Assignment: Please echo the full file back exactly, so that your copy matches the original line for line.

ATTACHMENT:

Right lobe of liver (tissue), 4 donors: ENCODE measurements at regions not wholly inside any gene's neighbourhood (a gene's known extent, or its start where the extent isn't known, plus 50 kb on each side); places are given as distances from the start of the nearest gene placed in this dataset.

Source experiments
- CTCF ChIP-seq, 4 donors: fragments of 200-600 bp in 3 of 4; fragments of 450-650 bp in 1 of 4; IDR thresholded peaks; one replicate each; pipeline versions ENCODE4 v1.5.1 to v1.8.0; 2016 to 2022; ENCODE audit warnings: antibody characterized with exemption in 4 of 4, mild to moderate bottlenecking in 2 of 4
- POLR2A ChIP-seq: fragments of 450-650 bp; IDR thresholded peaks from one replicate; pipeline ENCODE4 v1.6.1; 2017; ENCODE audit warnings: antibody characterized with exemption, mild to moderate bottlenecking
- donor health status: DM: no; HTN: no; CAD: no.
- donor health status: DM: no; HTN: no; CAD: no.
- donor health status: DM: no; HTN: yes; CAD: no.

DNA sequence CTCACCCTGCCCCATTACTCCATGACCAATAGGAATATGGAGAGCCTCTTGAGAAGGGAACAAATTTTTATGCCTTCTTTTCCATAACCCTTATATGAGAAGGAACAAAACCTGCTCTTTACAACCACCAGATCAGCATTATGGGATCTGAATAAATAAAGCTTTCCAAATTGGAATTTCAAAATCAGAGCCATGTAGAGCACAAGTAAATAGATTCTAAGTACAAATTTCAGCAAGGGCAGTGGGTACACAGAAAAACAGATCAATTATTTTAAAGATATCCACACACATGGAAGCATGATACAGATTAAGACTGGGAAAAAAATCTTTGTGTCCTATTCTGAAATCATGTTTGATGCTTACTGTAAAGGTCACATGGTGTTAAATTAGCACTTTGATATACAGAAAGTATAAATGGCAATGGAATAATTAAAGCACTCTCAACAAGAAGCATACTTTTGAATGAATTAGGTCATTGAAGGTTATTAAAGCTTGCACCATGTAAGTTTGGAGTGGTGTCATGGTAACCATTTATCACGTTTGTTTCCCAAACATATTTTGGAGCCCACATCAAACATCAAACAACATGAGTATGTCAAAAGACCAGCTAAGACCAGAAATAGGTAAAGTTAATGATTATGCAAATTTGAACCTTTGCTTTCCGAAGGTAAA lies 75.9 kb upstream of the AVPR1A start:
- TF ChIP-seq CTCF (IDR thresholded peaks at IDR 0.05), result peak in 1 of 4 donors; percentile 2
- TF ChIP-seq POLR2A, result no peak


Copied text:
Right lobe of liver (tissue), 4 donors: ENCODE measurements at regions not wholly inside any gene's neighbourhood (a gene's known extent, or its start where the extent isn't known, plus 50 kb on each side); places are given as distances from the start of the nearest gene placed in this dataset.

Source experiments
- CTCF ChIP-seq, 4 donors: fragments of 200-600 bp in 3 of 4; fragments of 450-650 bp in 1 of 4; IDR thresholded peaks; one replicate each; pipeline versions ENCODE4 v1.5.1 to v1.8.0; 2016 to 2022; ENCODE audit warnings: antibody characterized with exemption in 4 of 4, mild to moderate bottlenecking in 2 of 4
- POLR2A ChIP-seq: fragments of 450-650 bp; IDR thresholded peaks from one replicate; pipeline ENCODE4 v1.6.1; 2017; ENCODE audit warnings: antibody characterized with exemption, mild to moderate bottlenecking
- donor health status: DM: no; HTN: no; CAD: no.
- donor health status: DM: no; HTN: no; CAD: no.
- donor health status: DM: no; HTN: yes; CAD: no.

DNA sequence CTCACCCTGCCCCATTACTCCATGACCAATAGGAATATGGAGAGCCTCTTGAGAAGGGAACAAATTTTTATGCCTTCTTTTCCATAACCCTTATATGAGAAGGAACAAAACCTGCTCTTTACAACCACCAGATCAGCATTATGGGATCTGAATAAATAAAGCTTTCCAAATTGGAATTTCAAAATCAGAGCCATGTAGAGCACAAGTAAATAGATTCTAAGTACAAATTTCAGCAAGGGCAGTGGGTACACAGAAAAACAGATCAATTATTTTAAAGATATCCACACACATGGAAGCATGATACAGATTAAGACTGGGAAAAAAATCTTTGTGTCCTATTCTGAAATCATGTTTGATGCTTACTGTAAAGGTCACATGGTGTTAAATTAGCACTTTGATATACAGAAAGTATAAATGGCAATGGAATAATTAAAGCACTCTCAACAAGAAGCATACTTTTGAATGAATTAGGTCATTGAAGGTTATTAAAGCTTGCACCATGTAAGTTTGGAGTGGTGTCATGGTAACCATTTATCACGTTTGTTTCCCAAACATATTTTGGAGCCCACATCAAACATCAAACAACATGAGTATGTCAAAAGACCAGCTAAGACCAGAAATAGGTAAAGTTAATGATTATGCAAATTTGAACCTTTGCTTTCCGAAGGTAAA lies 75.9 kb upstream of the AVPR1A start:
- TF ChIP-seq CTCF (IDR thresholded peaks at IDR 0.05), result peak in 1 of 4 donors; percentile 2
- TF ChIP-seq POLR2A, result no peak